Tuesday, January 29, 2013

Intellectuals in support of Nandy -- Times of India

Intellectuals come out in support of Ashis Nandy

NEW DELHI: The paradox of a champion of social justice being booked under the caste atrocities law has prompted an array of intellectuals and artistes to come out in support of academic Ashis Nandy from India and abroad. They include Romila Thapar, Gayatri Chakravorti Spivak, Aparna Sen, Shabana Azmi, Sharmila Tagore, Dipesh Chakrabarty, Charles Taylor, Rajeev Bhargava and Yogendra Yadav.

Referring to his controversial statement at the Jaipur Literature Festival, an online petition signed by them said: "While Nandy's deliberately ironic remark on corruption in the OBC and SC/ST political elites as a form of equality may not be to the liking of all, we have no doubt that it was meant to question the upper caste-middle class notions of morality rather than denigrate marginalized and subaltern groups."

In a tacit admission that his statement was open to diverse interpretations, the petition addressed to the government said that Nandy had evolved "a distinctive and provocative style of making claims, comments and arguments". Although he has over the years "affirmed the rights of marginalized groups and communities to assert and express themselves in their unique ways", the petition added that Nandy's own method has been "to illuminate through anecdote, aphorism and irony".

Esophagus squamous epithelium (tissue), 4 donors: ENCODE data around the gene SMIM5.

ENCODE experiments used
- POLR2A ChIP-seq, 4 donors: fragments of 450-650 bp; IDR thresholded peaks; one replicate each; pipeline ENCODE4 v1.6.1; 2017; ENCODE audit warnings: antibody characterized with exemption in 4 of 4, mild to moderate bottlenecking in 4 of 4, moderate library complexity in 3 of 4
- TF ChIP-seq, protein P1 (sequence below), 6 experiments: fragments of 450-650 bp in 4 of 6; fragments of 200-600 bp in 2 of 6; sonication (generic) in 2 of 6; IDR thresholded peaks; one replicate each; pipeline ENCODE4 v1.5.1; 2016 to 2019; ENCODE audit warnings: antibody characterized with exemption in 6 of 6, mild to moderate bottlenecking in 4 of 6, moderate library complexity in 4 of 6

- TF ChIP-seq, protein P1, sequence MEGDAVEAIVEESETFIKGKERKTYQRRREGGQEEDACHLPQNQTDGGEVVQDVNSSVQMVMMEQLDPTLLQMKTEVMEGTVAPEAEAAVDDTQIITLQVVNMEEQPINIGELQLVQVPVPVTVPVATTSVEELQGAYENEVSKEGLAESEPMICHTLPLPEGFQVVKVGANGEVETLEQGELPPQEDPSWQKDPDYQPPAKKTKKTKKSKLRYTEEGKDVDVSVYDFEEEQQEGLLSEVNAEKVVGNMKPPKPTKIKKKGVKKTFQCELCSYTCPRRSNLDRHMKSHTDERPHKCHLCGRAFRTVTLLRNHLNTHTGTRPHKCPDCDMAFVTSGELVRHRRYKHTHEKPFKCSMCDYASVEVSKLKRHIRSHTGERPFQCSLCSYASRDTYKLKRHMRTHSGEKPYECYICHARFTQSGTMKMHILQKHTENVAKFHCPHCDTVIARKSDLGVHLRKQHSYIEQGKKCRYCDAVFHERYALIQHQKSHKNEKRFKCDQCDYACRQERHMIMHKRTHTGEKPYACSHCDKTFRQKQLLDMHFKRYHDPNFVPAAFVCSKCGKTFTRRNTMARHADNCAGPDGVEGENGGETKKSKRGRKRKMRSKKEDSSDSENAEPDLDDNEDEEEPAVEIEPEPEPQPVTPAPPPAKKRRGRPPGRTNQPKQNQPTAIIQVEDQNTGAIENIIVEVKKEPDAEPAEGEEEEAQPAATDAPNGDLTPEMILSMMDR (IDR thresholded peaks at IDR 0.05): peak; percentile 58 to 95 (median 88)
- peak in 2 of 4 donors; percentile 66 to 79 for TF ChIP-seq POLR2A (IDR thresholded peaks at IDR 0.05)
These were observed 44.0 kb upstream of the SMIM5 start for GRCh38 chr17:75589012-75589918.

Lamenting the illiberal demands for his arrest, the petition signed so far by over 300 persons said: "In a country where intellectual freedoms are shrinking every day, the right of thinkers like Ashis Nandy to argue and articulate unconventional views must be protected at all costs."

Other signatories to the petition include Arjun Appadurai, Nandita Das, Alok Rai, Zoya Hasan, Leela Gandhi, Achin Vinaik, Nandini Sundar, Lawrence Liang, Pranab Bardhan, Shamndad Basheer, Kamal Chenoy, Dilip Menon and Sumit Sarkar.

In a similar expression of support to the besieged scholar, Jamia Teachers' Solidarity Association (JTSA) alleged that the crisis had been created by "media violence and culture of intolerance". According to JTSA, a section of the media "in the garb of safeguarding the dignity of the underprivileged has not only harmed that further but has also disgraced the eminent intellectual by forcing an apology out of him".

Denying the suggestion that he had held backward communities responsible for widespread corruption, JTSA said that those who were familiar with Nandy's work would know that "the accusation is farthest from the truth". It said: "Not only has he been grossly misunderstood but the accusation is an affront to his decades long deeply sensitive scholarship including that on the backward communities."

Meanwhile, Kancha Ilaiah, well-known scholar on Dalit issues, reportedly said: "Ashis Nandy made a bad statement with good intentions. However, as far as I know, he was never against reservation. The controversy should end here." 

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